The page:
By Lois Armstrong
April 28, 1975 12:00 PM

On a Saturday morning visitors at Hollywood-Burbank airport might pause to watch a spry but obviously elderly gentleman climb into the co-pilot’s seat of a twin-engine airplane which takes off for the south. It is Dr. Charles Leroy Lowman, age 95, en route to see patients at the orthopedic clinic in Calexico, Calif. that he helped to establish 14 years ago and to consult at the physical therapy center in Mexicali.

At the clinic, working with a team of three residents and three surgeons (one of whom, Dr. Robert Nichols, pilots the plane), Dr. Lowman sees as many as 100 patients, all of them children. They have been waiting patiently for the legendary surgeon to remove casts, diagnose malformations and injuries and recommend operations. The surgery is subsequently performed at the Los Angeles Orthopaedic Hospital, which Dr. Lowman founded in 1922 and where he still works five days a week. “It is important to catch youngsters while they are still growing like trees,” says Dr. Lowman.

When he first began practicing medicine in 1908, Dr. Lowman made his house calls on horseback or in a buggy. Today the airborne nonagenarian is the oldest practicing orthopedist in the United States. Last year, for his contributions to medicine and to his fellow citizens, President Nixon conferred on Dr. Lowman the Medal of Freedom, the nation’s highest civilian honor. He is only the sixth physician to receive it.

In February 1,200 people—leaders of Los Angeles, distinguished colleagues and some of his lifetime total of 210,000 patients—honored the old doctor with a post-95th birthday celebration at the Hollywood Palladium. For Dr. Low-man the high point was a personal message of tribute from President and Mrs. Ford.

Charles Leroy Lowman was born on Christmas day in Park Ridge, Ill. Both his paternal grandparents were physicians. Young “Roy” arrived in Los Angeles in January 1900 to attend the University of Southern California Medical School, served his internship in Los Angeles, then went to Boston to study orthopedic surgery. Back on the West Coast, he became the only orthopedist between San Francisco and New Orleans, traveling through five states to practice. In 1909 he established the Southwest’s first orthopedic clinic in Los Angeles.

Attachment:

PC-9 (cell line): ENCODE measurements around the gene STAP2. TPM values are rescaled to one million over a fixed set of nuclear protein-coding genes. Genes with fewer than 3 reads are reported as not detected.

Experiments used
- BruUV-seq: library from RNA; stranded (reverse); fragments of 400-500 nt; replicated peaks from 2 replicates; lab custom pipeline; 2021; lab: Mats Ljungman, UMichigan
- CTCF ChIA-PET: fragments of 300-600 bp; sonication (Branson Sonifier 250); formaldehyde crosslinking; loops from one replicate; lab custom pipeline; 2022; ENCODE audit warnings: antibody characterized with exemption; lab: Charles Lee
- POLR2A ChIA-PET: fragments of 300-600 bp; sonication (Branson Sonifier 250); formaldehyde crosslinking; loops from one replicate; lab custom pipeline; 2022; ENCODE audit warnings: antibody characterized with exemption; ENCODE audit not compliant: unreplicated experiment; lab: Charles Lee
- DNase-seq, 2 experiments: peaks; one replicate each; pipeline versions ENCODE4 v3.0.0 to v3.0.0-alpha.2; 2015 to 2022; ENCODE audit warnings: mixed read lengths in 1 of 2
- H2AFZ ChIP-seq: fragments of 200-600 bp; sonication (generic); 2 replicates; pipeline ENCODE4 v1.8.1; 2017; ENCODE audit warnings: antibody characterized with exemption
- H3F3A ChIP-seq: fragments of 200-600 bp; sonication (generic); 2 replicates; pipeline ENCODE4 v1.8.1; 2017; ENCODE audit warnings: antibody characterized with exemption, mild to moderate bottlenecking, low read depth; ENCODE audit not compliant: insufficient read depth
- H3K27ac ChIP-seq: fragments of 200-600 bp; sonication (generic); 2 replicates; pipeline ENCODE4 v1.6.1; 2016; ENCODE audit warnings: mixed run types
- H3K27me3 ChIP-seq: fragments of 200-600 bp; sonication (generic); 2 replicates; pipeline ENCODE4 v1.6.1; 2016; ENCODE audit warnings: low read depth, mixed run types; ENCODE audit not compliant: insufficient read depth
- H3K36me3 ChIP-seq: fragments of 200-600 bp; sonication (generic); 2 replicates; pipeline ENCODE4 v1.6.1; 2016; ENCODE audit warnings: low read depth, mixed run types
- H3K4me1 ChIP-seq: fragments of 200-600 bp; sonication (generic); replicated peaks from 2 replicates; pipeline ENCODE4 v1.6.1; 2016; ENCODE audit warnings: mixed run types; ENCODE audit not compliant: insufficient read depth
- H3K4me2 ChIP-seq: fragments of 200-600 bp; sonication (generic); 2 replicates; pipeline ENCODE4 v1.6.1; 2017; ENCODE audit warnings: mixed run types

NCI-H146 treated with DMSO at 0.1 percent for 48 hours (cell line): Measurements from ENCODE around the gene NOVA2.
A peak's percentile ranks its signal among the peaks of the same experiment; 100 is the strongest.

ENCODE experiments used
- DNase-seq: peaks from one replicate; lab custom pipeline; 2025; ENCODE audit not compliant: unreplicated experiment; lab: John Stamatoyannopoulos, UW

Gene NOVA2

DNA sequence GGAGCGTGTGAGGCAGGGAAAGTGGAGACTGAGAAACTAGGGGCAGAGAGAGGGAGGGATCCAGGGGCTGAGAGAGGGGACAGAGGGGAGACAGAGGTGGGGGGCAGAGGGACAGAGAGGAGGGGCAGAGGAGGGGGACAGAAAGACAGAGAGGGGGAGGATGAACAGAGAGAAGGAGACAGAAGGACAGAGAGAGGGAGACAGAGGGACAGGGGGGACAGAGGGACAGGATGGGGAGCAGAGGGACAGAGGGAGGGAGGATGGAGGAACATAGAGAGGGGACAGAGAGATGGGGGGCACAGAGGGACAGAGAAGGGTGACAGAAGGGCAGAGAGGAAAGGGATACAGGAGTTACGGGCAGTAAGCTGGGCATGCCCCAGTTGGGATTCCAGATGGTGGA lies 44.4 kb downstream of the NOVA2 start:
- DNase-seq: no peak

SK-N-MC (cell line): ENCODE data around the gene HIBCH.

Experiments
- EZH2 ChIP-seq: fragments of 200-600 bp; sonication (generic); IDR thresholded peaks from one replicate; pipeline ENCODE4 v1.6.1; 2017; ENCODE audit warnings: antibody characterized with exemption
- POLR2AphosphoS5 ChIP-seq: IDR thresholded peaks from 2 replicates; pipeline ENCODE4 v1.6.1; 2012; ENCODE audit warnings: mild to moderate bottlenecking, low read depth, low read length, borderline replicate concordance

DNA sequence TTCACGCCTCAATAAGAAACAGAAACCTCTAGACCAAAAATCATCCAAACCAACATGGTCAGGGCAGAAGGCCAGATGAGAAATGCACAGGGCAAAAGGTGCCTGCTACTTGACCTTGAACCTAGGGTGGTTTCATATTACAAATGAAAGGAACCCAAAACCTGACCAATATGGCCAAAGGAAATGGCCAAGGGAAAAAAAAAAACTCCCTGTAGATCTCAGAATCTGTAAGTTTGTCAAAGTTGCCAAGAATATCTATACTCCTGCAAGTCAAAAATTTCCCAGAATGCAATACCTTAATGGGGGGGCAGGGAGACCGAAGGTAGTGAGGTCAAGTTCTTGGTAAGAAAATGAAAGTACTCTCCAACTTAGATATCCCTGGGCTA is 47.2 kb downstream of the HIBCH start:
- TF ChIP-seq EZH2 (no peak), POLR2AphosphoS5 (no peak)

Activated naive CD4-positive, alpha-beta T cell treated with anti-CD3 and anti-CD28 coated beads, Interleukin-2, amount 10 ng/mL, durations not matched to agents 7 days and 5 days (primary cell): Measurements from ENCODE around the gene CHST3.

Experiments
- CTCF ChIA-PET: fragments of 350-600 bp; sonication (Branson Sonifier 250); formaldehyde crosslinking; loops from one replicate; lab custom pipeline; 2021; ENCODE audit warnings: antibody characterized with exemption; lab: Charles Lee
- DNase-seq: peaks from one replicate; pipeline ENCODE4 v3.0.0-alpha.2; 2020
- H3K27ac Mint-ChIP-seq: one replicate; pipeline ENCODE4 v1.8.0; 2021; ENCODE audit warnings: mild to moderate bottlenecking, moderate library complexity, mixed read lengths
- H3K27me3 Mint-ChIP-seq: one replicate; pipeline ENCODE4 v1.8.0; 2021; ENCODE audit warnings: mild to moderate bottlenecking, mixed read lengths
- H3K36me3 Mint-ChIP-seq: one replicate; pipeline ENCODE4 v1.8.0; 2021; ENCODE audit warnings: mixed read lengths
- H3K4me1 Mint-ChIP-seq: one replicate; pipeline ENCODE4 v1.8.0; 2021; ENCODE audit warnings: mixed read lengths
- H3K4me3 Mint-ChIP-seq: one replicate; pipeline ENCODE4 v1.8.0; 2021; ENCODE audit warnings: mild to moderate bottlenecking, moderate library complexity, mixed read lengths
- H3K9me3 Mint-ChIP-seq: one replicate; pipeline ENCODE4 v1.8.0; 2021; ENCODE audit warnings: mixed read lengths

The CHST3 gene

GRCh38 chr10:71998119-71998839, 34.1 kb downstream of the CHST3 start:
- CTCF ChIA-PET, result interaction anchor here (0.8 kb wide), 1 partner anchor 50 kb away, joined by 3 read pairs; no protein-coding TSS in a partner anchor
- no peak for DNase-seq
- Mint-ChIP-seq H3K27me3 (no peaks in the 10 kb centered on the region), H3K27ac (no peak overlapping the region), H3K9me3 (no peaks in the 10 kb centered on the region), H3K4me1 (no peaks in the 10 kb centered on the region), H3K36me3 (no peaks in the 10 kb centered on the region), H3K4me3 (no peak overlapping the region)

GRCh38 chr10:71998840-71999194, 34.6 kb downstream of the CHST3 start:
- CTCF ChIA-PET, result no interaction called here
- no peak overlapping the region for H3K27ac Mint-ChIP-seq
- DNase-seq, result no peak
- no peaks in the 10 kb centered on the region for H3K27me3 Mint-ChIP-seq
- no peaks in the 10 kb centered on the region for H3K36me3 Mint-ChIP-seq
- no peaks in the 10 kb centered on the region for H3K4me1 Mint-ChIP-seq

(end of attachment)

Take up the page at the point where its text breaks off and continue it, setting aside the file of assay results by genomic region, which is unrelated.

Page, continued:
It was a forerunner of his orthopedic hospital, the largest treatment center for bone and muscle disorders in the Southwest. Dr. Lowman likes to speak of his work as “straightening out children” and adds that “ortho” is Greek for straighten, while “paid” means child. He is both passionate and visionary about children and their health care, insisting, “We must be interested in the total aspect of the child. And the important thing is to give the child a good self-concept. Don’t bawl him out for having flat feet or slumping. Just tell him that if he wants to be a good runner or play baseball, you can help him.” The astonishingly trim and healthy old-timer also says of children, and of himself as well, “The time to get ready for your old age is when you’re young.”

Widowed in 1968, Dr. Lowman married his present wife, Mary, who is 68, in 1972. “He’s always complimenting me,” Mary beams. “He never says an unkind word.” They live in the Hollywood Hills overlooking Los Angeles, where the doctor tends to the trees he planted on one-and-a-half acres. Mrs. Lowman insists that her most difficult task is slowing Dr. Lowman down. The impatient doctor replies, “Keeping active at something you love to do, and being around a lot of young people, is my formula for longevity.”

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